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Pushing Limits - July 20, 2012 at 2:30pm

Pushing Limits, for July 20, 2012 - 2:30pm

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Pushing Limits

“Hey man, are you crazy?” “Sister Friend, I think you need some counseling.” “Are you off your medicine bro?” Many of us hear those phrases everyday. They can be said teasingly by friends, or rudely shouted from a car waiting for you to cross the street. Many people hear these phases from doctors and government leaders in ways that are neither cute or funny. What happens when someone with a mental disability smashes into the institutions and services of state and county government. How much help is available? Which state hospitals are more dangerous than jails? Where’s the hope? We’re joined by Susan Rogers who has been active in the consumer/survivor/ex-patient movement since 1984. Susan is director of the National Mental Health Consumers’ Self-Help Clearinghouse, a peer-run national technical assistance center and one of the organizers of the successful Occupy the American Psychiatric Association (APA) protest in May. Karen Rose is here too. A local therapist who lives with a visual impairment, Karen has spent 28 years in the field of mental health, including many years supervising and counseling graduate students at John F. Kennedy University and San Francisco State University. Plus, a new commentary by Jacob Lesner-Buxton on how disability issue fare in left organizations.

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After the show, one of our

After the show, one of our listeners sent us this poem:


Last night I was at the local bar/restaurant
dancing with the usual crowd
that shows up there every Thursday night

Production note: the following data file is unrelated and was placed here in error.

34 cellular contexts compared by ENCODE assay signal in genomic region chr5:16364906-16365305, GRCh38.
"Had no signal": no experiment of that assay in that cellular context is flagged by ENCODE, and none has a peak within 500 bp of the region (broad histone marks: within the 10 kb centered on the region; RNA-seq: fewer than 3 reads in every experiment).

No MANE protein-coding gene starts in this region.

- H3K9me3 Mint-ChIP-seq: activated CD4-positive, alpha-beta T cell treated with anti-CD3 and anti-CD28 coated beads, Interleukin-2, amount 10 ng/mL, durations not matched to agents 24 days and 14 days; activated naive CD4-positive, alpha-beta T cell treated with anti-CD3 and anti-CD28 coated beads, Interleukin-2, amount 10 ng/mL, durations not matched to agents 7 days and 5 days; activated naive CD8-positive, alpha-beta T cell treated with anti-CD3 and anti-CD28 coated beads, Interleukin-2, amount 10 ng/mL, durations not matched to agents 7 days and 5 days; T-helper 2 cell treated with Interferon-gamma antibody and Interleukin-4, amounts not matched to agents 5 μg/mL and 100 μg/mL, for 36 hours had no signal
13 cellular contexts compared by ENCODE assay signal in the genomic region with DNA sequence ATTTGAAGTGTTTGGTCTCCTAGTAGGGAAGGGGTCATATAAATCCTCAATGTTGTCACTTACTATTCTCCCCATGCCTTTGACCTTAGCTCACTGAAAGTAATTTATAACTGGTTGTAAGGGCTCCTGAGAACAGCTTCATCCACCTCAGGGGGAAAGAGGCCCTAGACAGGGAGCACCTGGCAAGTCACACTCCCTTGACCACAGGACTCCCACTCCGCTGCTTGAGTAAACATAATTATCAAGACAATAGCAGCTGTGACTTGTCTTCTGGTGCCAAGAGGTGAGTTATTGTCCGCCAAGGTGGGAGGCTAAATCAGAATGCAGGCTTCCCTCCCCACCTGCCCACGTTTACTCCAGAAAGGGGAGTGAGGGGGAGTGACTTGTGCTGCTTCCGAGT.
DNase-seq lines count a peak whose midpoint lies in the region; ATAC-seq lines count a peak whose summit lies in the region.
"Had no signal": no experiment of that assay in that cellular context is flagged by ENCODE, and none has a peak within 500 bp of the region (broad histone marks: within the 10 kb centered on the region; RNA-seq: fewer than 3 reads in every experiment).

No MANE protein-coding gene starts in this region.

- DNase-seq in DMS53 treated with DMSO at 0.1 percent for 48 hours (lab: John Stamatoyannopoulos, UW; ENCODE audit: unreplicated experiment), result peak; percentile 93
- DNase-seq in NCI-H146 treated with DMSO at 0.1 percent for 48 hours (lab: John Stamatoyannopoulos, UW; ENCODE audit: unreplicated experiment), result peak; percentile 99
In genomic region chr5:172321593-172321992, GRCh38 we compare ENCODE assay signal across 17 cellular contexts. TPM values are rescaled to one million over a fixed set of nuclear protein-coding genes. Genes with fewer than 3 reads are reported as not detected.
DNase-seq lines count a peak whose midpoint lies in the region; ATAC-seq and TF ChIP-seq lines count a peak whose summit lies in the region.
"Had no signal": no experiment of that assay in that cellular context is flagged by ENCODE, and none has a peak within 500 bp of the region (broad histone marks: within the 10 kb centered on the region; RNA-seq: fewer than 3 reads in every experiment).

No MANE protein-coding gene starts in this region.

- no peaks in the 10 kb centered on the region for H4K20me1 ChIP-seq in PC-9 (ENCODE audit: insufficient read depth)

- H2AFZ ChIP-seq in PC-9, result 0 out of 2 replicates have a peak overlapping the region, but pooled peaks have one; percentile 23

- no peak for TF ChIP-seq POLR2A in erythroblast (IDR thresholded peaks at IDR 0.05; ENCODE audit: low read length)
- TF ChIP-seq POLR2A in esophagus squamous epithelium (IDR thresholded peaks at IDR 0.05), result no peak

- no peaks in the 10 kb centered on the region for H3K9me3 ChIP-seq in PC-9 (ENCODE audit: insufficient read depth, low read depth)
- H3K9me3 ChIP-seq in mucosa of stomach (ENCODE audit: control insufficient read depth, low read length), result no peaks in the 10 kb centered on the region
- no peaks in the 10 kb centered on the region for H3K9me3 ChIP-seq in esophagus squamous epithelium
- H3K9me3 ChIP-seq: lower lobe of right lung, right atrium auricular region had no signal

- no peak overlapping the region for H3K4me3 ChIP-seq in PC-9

to dance to the local Grateful Dead cover band.

We were all having fun
grooving to our own beat.

I glanced over at one of the big screen TV’s
that always has a ball game on
and there was a commercial for the new Batman film
and there were horrible scenes of murder and mayhem,
car crashes, explosions, and multiple shootings—
all in less than a minute.

I turned to the guy I was dancing near
the good hearted liberal guy
I run in to at all the peace demos
marches, and eco events I go to around the county
and said,
“They shouldn’t make movies like that. It’s horrible.”

“Oh,” he replied. “It’s just entertainment.
Nothing wrong with that.”

I was surprised by that response coming from
a guy like him.

“It’s not ‘just entertainment,’ “
I replied heatedly.
“It sets people up for the idea
that violence is cool, ordinary, acceptable.
It prepares them to go to war and kill people.”

He, taken aback by my vehemence
on the matter,
just kind of smiled and danced away.

And then this morning
when I turned on Amy Goodman
she started talking about the mass shooting
in Colorado last night
at a midnight premiere showing of that Batman film.

Twelve or more dead, dozens wounded, mass panic
and hysteria.

A lone young man
who started out by tossing a tear gas canister
and everyone thought at first
it was some kind of stunt the theater was putting on.

Of course, I immediately thought back
to my conversation of the night before.

And I imagine my liberal friend did, too.

Lilith Rogers
July 20th, 2012

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